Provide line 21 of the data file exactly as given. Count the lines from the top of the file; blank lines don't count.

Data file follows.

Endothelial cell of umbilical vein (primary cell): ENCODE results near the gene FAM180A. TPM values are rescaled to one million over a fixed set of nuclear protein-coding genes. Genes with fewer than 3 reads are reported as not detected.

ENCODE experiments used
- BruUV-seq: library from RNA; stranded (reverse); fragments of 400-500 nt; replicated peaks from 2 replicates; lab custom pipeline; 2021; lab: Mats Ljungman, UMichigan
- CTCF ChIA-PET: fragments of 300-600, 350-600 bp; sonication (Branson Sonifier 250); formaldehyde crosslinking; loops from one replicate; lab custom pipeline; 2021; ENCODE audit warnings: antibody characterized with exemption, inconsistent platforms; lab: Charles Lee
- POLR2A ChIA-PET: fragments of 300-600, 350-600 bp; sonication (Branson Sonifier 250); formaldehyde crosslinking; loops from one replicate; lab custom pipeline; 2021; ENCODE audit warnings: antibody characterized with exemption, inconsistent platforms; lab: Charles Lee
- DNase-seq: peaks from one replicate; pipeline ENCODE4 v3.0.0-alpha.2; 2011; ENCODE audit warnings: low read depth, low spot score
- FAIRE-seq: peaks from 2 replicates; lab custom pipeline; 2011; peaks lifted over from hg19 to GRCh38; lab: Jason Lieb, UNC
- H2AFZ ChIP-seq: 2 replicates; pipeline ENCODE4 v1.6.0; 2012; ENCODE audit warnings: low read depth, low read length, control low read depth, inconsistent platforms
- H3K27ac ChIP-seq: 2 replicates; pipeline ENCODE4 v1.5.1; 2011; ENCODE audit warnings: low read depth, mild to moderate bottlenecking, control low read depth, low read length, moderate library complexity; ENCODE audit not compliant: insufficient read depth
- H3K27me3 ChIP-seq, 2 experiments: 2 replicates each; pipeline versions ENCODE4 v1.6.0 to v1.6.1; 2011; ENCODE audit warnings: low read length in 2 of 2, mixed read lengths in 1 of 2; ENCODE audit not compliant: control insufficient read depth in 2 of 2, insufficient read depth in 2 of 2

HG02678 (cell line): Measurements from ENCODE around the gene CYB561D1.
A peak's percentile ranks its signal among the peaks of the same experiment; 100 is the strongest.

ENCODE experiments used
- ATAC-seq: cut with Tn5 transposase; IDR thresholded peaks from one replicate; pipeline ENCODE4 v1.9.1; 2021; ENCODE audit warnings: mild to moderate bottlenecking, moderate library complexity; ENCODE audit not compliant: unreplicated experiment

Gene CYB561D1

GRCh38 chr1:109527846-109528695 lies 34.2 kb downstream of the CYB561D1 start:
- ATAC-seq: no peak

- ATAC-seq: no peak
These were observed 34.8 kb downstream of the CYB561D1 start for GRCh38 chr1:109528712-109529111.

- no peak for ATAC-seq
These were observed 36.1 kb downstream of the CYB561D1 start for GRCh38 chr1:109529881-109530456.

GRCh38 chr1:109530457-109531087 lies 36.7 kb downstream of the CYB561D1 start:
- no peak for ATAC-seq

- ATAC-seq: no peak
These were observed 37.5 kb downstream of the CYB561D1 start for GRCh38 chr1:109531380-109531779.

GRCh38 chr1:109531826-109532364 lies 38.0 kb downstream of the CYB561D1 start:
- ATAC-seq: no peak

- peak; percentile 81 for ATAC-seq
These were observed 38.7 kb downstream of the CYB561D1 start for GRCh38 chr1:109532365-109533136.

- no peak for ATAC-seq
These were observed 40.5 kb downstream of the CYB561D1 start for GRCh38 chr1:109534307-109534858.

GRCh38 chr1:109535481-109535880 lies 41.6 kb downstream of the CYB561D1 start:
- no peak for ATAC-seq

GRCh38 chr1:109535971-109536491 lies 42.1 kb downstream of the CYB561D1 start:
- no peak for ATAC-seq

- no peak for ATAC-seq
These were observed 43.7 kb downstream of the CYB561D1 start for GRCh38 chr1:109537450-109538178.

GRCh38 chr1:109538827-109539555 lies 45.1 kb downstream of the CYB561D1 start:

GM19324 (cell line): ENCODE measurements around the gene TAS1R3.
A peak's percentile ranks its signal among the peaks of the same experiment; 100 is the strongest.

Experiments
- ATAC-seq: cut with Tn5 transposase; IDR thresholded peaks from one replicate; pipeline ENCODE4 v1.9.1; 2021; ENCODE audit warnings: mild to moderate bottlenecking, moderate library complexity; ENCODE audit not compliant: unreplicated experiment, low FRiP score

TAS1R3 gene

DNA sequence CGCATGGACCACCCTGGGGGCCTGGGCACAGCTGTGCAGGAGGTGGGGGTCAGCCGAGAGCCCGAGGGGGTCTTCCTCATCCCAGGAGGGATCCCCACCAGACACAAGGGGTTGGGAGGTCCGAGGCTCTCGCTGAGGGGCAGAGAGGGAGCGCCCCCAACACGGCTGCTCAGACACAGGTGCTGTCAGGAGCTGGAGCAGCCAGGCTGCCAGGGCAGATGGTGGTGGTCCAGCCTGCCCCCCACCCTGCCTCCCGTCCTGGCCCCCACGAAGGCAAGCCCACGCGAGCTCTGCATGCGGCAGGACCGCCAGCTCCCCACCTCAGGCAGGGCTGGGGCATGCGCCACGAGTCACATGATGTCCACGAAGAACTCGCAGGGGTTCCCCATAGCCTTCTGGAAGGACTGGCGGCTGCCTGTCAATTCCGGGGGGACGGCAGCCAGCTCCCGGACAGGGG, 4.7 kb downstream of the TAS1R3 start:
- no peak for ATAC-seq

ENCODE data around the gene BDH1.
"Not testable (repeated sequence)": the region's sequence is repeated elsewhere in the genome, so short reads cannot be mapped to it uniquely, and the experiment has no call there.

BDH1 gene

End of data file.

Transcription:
These were observed 36.1 kb downstream of the CYB561D1 start for GRCh38 chr1:109529881-109530456.